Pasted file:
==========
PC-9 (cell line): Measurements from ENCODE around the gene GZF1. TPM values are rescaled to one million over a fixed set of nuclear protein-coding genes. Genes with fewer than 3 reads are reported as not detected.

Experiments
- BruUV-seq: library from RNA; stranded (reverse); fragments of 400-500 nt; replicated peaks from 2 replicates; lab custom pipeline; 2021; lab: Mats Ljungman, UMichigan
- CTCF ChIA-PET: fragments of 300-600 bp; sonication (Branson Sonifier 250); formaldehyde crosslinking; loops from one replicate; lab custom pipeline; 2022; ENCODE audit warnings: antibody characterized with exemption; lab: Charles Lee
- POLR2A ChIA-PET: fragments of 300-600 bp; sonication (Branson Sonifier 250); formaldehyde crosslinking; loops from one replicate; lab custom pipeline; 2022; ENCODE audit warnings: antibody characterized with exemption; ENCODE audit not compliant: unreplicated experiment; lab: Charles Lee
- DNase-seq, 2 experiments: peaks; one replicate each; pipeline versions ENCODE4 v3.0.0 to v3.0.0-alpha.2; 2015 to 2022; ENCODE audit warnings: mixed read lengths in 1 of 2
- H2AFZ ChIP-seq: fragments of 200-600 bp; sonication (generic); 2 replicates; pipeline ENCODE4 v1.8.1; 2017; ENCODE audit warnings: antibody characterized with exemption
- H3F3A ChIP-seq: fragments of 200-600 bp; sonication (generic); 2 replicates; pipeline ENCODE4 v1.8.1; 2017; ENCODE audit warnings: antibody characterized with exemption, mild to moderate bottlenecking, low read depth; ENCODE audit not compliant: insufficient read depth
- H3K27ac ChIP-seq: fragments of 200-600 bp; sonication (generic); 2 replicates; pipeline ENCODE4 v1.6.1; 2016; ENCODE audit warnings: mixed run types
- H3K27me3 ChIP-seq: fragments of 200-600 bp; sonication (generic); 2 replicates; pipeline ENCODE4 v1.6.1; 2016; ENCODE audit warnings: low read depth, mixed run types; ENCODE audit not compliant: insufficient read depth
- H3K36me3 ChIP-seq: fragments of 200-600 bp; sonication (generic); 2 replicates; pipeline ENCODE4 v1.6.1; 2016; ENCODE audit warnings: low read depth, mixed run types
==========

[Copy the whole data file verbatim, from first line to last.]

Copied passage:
PC-9 (cell line): Measurements from ENCODE around the gene GZF1. TPM values are rescaled to one million over a fixed set of nuclear protein-coding genes. Genes with fewer than 3 reads are reported as not detected.

Experiments
- BruUV-seq: library from RNA; stranded (reverse); fragments of 400-500 nt; replicated peaks from 2 replicates; lab custom pipeline; 2021; lab: Mats Ljungman, UMichigan
- CTCF ChIA-PET: fragments of 300-600 bp; sonication (Branson Sonifier 250); formaldehyde crosslinking; loops from one replicate; lab custom pipeline; 2022; ENCODE audit warnings: antibody characterized with exemption; lab: Charles Lee
- POLR2A ChIA-PET: fragments of 300-600 bp; sonication (Branson Sonifier 250); formaldehyde crosslinking; loops from one replicate; lab custom pipeline; 2022; ENCODE audit warnings: antibody characterized with exemption; ENCODE audit not compliant: unreplicated experiment; lab: Charles Lee
- DNase-seq, 2 experiments: peaks; one replicate each; pipeline versions ENCODE4 v3.0.0 to v3.0.0-alpha.2; 2015 to 2022; ENCODE audit warnings: mixed read lengths in 1 of 2
- H2AFZ ChIP-seq: fragments of 200-600 bp; sonication (generic); 2 replicates; pipeline ENCODE4 v1.8.1; 2017; ENCODE audit warnings: antibody characterized with exemption
- H3F3A ChIP-seq: fragments of 200-600 bp; sonication (generic); 2 replicates; pipeline ENCODE4 v1.8.1; 2017; ENCODE audit warnings: antibody characterized with exemption, mild to moderate bottlenecking, low read depth; ENCODE audit not compliant: insufficient read depth
- H3K27ac ChIP-seq: fragments of 200-600 bp; sonication (generic); 2 replicates; pipeline ENCODE4 v1.6.1; 2016; ENCODE audit warnings: mixed run types
- H3K27me3 ChIP-seq: fragments of 200-600 bp; sonication (generic); 2 replicates; pipeline ENCODE4 v1.6.1; 2016; ENCODE audit warnings: low read depth, mixed run types; ENCODE audit not compliant: insufficient read depth
- H3K36me3 ChIP-seq: fragments of 200-600 bp; sonication (generic); 2 replicates; pipeline ENCODE4 v1.6.1; 2016; ENCODE audit warnings: low read depth, mixed run types